What is co-sleeping? Ohio mom Brook Hunter charged with involuntary manslaughter after the death of two children

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Brook Hunter, 23, from Cincinnati, Ohio, was indicted on involuntary manslaughter and endangering child charges on Wednesday, September 14, after her second newborn child died due to co-sleeping. Brook Hunter reportedly lost her first child as a result of co-sleeping last year.

Brook Hunter was warned against the risks associated with the controversial activity in the wake of the death of her first child, Assistant Prosecutor Amy Clausing told TODAY in a statement. Hunter will face involuntary manslaughter charges because she had already been warned against co-sleeping.

According to TODAY, Hunter’s six-week-old infant died on June 22, 2022, exactly one year after the death of her first child. Amy Clausing told the website that if convicted, Brook Hunter will face up to 11 years in prison.


Brook Hunter endangered her child with controversial activity, unacceptable in the medical community

A Cincinnati woman has been indicted on involuntary manslaughter and endangering children charges after her newborn child died as a result of co-sleeping, the second child of hers to die from the warned-against activity.-Read More on the Link In Bio-#hallesblogafrica https://t.co/pRNZv0BFEm

Co-sleeping is an activity where parents and their newborns sleep in the same bed, couch or chair. While many parents prefer this method as they believe it facilitates bonding and is a common practice in many cultures, the activity is quite divisive and unacceptable in the medical field. Despite the dangers involved with the activity, it is still quite popular in the U.S.

According to the American Academy of Pediatrics website updated in June 2022, parents should not share their beds with infants as it leads to suffocation and sudden infant death syndrome (SIDS).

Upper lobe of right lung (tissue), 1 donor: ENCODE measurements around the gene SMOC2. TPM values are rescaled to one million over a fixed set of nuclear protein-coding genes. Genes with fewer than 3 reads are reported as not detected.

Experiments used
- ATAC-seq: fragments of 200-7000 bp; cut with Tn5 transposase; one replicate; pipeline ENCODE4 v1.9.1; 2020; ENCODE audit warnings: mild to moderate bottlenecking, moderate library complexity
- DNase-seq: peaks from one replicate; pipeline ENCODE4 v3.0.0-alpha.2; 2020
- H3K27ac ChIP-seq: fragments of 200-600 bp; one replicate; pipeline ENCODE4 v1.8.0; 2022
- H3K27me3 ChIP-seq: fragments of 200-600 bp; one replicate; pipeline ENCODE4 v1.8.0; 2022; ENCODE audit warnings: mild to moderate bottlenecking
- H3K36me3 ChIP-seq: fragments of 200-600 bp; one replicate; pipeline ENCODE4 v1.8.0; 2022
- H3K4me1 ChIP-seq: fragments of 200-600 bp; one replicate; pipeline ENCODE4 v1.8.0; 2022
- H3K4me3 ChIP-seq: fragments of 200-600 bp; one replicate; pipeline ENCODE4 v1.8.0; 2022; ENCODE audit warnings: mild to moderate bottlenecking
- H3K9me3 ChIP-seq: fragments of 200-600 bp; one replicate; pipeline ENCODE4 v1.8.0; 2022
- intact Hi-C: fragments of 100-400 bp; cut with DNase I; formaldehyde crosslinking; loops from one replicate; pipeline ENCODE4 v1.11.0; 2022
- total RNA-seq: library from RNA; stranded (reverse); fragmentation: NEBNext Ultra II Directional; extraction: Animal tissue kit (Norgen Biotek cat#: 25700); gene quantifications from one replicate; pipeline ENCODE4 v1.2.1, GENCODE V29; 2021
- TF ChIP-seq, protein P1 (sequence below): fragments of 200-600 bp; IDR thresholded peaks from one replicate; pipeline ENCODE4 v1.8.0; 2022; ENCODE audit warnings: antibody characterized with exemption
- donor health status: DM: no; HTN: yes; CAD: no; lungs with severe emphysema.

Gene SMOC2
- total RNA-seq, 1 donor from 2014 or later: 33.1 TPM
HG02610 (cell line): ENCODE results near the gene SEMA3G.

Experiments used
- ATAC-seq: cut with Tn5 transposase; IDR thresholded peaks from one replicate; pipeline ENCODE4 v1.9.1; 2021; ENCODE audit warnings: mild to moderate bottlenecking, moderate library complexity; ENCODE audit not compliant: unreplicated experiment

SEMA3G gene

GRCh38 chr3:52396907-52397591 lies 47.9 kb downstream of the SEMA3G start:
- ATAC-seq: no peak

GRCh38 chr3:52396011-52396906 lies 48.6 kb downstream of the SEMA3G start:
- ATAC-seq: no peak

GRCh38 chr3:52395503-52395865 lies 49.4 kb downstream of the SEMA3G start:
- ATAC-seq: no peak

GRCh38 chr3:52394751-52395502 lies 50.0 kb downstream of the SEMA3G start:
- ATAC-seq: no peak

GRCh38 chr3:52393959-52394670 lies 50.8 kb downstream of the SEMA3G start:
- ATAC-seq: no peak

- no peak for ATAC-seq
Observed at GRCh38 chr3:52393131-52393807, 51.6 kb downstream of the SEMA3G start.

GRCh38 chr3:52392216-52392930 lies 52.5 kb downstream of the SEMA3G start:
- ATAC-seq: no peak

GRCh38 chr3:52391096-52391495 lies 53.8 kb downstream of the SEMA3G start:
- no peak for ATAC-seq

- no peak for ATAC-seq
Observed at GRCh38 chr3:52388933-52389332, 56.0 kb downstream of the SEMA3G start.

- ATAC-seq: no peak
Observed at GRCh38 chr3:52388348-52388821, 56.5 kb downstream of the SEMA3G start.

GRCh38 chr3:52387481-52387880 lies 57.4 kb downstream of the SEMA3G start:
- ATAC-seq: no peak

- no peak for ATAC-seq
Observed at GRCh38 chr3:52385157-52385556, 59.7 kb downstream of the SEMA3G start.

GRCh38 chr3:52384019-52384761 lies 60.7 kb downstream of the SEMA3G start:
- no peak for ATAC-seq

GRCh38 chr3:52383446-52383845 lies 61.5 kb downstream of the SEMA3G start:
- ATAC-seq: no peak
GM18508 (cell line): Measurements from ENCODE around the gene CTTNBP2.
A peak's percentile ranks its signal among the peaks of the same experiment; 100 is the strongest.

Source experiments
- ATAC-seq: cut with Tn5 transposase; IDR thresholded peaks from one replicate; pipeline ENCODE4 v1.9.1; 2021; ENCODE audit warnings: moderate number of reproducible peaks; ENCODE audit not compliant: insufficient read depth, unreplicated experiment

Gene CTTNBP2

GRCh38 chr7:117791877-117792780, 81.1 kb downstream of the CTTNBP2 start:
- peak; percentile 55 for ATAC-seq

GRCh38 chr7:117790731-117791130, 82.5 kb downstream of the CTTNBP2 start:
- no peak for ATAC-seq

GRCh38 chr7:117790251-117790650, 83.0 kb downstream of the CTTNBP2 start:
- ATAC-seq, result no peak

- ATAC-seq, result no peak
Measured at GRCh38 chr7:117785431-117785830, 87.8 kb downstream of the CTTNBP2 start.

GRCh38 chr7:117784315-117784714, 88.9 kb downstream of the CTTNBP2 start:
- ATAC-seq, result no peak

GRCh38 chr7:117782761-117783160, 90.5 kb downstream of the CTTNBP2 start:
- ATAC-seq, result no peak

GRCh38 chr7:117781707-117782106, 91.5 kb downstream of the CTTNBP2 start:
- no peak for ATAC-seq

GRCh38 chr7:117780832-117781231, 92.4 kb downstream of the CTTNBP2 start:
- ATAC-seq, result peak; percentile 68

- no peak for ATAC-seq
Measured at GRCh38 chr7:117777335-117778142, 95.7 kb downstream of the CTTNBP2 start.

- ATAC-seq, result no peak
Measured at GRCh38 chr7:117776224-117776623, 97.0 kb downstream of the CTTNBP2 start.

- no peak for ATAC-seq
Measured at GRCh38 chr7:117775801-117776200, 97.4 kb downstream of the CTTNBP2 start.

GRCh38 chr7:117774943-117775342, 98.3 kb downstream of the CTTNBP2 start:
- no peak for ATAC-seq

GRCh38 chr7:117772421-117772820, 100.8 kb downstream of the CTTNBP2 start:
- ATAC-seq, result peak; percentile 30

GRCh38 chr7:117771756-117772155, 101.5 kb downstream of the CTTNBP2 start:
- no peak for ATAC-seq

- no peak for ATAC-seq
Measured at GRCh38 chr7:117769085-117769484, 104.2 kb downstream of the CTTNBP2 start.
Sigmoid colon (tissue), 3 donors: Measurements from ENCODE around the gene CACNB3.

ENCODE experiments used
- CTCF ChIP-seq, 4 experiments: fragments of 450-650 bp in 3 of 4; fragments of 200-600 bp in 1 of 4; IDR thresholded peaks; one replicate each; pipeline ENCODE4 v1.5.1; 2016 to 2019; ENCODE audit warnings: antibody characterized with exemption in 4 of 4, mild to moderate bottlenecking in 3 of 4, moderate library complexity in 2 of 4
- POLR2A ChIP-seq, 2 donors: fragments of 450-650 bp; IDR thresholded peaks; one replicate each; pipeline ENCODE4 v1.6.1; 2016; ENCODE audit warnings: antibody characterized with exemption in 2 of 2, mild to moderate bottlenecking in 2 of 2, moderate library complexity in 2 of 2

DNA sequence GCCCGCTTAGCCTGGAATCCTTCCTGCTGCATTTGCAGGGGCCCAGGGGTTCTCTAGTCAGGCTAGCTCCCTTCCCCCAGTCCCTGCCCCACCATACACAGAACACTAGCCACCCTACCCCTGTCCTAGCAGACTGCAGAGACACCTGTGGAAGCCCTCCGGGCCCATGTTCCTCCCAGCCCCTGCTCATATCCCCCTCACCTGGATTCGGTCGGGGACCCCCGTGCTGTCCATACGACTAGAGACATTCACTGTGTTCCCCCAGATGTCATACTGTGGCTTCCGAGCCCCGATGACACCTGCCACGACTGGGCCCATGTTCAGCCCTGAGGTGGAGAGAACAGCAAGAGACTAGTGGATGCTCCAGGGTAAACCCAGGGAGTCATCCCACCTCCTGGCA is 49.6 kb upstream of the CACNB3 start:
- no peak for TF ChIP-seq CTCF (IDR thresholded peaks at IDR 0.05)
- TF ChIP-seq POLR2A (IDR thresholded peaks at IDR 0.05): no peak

@balleralert Heartbreaking loss. I know it’s hard because the babies are use to being with mom. Mine cries until I give in. I wind up staying up most of the night.

Each year, approximately 3500 infants die from sleep-related infant deaths in the U.S. The leading cause of these deaths is accidental suffocation and strangulation, AAP reported.

In the report, the AAP warned parents against co-sleeping with their infants. In a statement, they said:

“The AAP understands and respects that many parents choose to routinely bed share for a variety of reasons, including facilitation of breastfeeding, cultural preferences, and a belief that it is better and safer for their infant, However, based on the evidence, the AAP is unable to recommend bed sharing under any circumstances.”

The report suggested that for the first year the infants should sleep in a crib in the parents’ room, close to the parents. If not for a year, then for six months co-sleeping should be avoided at all costs. This practice reportedly reduces the risk of SIDS by 50 per cent. The report said:

“This arrangement also reduces SIDS risk and removes the possibility of suffocation, strangulation and entrapment that may occur when the infant is sleeping in the adult bed.”

The report also advised parents to use a firm, flat, non-inclined sleep surface like a stiff mattress on a crib with fitted sheets to avoid suffocation. They also cautioned against the use of products that are inclined for more than 10 degrees.


There is an active warrant for Brook Hunter’s arrest in Ohio

Tweet posted by an account named Balleralert
Tweet posted by an account named Balleralert

According to multiple reports, a warrant was issued for Hunter’s arrest on Wednesday, September 14. But as of Friday, no arrests have been made by the police.

Prosecutors told TODAY that charges are rarely filed in co-sleeping infant deaths, but since Hunter was warned last year following the death of her first child, she will be prosecuted in the court of law.







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